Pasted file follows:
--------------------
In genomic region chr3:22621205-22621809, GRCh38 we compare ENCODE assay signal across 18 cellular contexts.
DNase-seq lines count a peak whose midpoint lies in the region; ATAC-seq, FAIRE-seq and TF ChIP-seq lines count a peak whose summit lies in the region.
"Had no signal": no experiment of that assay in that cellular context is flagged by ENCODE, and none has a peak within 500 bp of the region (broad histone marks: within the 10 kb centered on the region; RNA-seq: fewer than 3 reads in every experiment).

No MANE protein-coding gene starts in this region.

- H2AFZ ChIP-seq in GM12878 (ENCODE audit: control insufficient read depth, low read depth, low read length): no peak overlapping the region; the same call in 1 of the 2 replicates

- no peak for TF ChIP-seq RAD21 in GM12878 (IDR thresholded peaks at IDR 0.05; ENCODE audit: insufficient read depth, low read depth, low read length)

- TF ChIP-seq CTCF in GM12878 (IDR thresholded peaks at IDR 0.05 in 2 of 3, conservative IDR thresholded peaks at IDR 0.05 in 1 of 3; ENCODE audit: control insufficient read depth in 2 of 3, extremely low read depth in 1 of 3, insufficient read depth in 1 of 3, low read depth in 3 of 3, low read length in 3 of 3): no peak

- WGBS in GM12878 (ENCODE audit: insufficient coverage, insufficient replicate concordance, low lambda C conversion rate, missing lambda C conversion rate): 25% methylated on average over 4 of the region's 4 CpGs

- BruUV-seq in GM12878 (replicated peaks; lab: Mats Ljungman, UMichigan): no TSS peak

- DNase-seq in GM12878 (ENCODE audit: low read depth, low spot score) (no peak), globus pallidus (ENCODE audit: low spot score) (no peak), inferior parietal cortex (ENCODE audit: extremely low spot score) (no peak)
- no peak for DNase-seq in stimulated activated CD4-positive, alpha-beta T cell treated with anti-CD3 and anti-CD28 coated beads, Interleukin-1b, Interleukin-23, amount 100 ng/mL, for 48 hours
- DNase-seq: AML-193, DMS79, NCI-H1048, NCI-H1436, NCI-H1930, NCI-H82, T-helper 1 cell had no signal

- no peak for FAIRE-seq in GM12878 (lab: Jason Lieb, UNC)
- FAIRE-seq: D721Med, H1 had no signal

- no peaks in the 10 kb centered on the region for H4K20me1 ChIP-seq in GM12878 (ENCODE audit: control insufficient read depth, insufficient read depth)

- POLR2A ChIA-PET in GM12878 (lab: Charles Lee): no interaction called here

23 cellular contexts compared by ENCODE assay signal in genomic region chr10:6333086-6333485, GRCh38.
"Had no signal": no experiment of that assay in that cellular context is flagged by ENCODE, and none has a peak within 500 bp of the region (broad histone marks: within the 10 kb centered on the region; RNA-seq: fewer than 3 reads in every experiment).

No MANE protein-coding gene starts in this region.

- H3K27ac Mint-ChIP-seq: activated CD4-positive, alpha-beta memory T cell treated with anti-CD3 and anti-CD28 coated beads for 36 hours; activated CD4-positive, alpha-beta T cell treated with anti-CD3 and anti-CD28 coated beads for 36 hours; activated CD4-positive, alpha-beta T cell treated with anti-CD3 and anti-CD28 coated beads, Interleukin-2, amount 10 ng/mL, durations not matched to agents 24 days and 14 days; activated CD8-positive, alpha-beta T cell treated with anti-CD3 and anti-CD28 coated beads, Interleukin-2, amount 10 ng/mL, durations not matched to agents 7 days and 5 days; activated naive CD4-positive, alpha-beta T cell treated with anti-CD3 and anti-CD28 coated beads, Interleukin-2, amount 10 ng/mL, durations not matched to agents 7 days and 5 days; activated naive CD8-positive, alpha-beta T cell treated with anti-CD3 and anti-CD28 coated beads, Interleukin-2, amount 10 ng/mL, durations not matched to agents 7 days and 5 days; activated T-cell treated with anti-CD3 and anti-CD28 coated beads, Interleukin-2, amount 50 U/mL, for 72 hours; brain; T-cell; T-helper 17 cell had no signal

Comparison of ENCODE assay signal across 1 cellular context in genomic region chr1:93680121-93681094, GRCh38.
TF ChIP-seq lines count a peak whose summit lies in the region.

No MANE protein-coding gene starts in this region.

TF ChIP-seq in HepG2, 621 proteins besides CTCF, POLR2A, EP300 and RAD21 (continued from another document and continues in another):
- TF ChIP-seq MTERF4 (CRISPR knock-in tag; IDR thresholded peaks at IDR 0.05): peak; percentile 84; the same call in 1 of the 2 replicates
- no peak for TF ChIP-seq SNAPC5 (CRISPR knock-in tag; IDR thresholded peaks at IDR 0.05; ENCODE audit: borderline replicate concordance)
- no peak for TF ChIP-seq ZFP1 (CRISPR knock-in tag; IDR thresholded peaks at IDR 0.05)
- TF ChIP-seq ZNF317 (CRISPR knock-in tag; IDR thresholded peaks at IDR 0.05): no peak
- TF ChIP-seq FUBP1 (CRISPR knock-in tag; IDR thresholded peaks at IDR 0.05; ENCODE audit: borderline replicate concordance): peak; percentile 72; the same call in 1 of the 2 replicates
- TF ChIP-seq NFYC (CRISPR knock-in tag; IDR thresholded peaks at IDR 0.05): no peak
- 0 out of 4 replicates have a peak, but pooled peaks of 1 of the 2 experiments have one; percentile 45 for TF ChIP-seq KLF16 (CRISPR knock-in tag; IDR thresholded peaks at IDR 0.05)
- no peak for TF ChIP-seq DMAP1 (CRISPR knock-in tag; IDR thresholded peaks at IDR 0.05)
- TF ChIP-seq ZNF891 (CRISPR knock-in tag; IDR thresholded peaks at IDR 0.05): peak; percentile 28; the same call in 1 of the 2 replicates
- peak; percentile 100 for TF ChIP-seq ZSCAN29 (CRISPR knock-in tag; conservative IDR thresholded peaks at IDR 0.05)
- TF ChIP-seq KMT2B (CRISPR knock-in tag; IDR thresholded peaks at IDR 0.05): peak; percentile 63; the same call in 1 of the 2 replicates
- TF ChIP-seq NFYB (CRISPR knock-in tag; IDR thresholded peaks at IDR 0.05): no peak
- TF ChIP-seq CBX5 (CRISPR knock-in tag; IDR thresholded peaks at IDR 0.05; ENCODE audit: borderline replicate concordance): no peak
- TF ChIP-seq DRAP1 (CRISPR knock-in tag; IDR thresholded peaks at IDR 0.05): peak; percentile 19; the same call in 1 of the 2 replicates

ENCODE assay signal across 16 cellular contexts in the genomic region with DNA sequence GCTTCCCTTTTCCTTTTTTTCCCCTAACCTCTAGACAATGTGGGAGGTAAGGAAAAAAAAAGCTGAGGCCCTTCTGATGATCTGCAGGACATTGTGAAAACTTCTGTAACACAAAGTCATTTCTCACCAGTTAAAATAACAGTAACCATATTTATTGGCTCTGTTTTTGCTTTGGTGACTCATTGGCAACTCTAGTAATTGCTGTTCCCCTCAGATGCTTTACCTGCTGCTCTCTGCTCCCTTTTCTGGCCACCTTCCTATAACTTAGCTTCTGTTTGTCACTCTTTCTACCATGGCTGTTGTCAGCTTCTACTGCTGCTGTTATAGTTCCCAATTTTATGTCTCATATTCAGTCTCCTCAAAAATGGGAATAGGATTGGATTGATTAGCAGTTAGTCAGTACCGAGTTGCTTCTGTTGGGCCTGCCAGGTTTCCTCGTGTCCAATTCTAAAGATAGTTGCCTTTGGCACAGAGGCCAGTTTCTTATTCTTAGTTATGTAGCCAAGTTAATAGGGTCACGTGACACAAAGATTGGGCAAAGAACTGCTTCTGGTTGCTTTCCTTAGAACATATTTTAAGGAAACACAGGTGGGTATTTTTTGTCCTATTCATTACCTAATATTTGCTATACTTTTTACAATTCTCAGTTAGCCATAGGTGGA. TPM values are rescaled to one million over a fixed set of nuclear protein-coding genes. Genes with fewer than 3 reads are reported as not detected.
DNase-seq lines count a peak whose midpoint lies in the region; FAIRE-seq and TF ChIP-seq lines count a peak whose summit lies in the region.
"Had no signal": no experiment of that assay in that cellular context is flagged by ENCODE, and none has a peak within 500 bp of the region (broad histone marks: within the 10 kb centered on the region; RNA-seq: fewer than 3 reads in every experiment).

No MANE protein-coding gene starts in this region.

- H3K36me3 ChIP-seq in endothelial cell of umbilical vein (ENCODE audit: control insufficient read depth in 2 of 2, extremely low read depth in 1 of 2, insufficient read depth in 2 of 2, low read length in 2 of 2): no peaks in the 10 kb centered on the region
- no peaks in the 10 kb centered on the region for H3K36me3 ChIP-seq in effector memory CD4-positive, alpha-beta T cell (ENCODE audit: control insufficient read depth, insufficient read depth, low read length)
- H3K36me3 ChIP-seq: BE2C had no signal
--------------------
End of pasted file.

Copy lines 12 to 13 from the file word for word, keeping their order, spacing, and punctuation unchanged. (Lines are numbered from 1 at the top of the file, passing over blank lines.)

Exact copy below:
- DNase-seq: AML-193, DMS79, NCI-H1048, NCI-H1436, NCI-H1930, NCI-H82, T-helper 1 cell had no signal

- no peak for FAIRE-seq in GM12878 (lab: Jason Lieb, UNC)